We then need to add the (Intercept), also sometimes called the constant, which gives us -0.53- 1.41 = -1.94. To make the next bit a little more transparent, I am going to substitute -1.94 with x. The logistic transformation is:
Probability = 1 / (1 + exp(-x)) = 1 /(1 + exp(- -1.94)) = 1 /(1 + exp(1.94)) = 0.13 = 13%.
Thus, the senior citizen with a 2 month tenure, no internet service, a one year contract, and a monthly charge of $100, is predicted as having a 13% chance of cancelling their subscription. By contrast if we redo this, just changing one thing, which is substituting the effect for no internet service (0) with that for a fiber optic connection (1.86), we compute that they have a 48% chance of cancelling.
Sometimes variables are transformed prior to being used in a model. For example, sometimes the log of a variable is used instead of its original values. Very high values may be reduced (capping). Predictors may be modified to have a mean of 0 and a standard deviation of 1. Effects coding may have been used with categorical variables (which means that the first category may have a value of -1 rather than 0). When variables have been transformed we need to know the precise detail of the transformation in order to correctly interpret the coefficients.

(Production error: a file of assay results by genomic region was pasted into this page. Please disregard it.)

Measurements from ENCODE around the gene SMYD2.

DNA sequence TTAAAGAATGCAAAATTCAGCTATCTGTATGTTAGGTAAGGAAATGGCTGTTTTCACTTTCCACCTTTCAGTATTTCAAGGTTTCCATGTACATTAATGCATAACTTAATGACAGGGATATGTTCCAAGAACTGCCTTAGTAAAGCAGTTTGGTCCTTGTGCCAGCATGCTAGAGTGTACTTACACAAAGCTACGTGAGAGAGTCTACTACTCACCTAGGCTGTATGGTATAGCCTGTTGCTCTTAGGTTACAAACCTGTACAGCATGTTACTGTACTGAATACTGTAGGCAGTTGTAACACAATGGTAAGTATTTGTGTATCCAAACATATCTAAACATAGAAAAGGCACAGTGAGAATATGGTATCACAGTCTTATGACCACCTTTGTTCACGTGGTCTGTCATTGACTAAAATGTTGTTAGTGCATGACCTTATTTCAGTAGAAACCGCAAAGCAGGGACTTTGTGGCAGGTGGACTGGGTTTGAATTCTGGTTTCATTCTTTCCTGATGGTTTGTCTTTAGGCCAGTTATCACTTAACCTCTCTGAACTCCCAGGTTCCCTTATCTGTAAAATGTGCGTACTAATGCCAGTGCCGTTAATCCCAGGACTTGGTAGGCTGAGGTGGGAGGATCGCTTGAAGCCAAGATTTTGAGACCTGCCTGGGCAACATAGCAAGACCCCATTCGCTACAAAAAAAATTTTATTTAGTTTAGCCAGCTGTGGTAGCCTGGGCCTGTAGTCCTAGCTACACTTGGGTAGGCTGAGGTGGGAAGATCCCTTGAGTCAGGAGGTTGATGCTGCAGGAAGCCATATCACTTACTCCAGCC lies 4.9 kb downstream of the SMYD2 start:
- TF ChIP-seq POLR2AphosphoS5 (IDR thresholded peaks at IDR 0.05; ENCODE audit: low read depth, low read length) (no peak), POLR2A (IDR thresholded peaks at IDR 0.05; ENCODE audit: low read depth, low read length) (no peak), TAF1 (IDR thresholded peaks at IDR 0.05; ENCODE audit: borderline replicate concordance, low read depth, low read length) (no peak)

In some areas it is common to use odds rather than probabilities when thinking about risk (e.g., gambling, medical statistics). If you are working in one of these areas, it is often necessary to interpret and present coefficients as odds ratios. If you are not in one of these areas, there is no need to read the rest of this post, as the concept of odds ratios is of sociological rather than logical importance (i.e., using odds ratios is not particularly useful except when communicating with people that require them).
To understand odds ratios we first need a definition of odds, which is the ratio of the probabilities of two mutually exclusive outcomes. Consider our prediction of the probability of churn of 13% from the earlier section on probabilities. As the probability of churn is 13%, the probability of non-churn is 100% - 13% = 87%, and thus the odds are 13% versus 87%. Dividing both sides by 87% gives us 0.15 versus 1, which we can just write as 0.15. So, the odds of 0.15 is just a different way of saying a probability of churn of 13%.
Consider now the second scenario, where we found that replacing no internet connection with a fiber optic connection caused the probability to grow to 47% which, expressed as odds, is 0.89.
We can compute the ratio of these two odds, which is called the odds ratio, as 0.89/0.15 = 6.
Earlier, we saw that the coefficient for Internet Service:Fiber optic was 1.82. A shortcut for computing the odds ratio is exp(1.82), which is also equal to 6. So, if we need to compute odds ratios, we can save some time. (If you reproduce this example you will get some discrepancies, caused by rounding errors.)
Now that you've learnt how to interpret logistic regression coefficients, you can quickly create your own logistic regression in Displayr.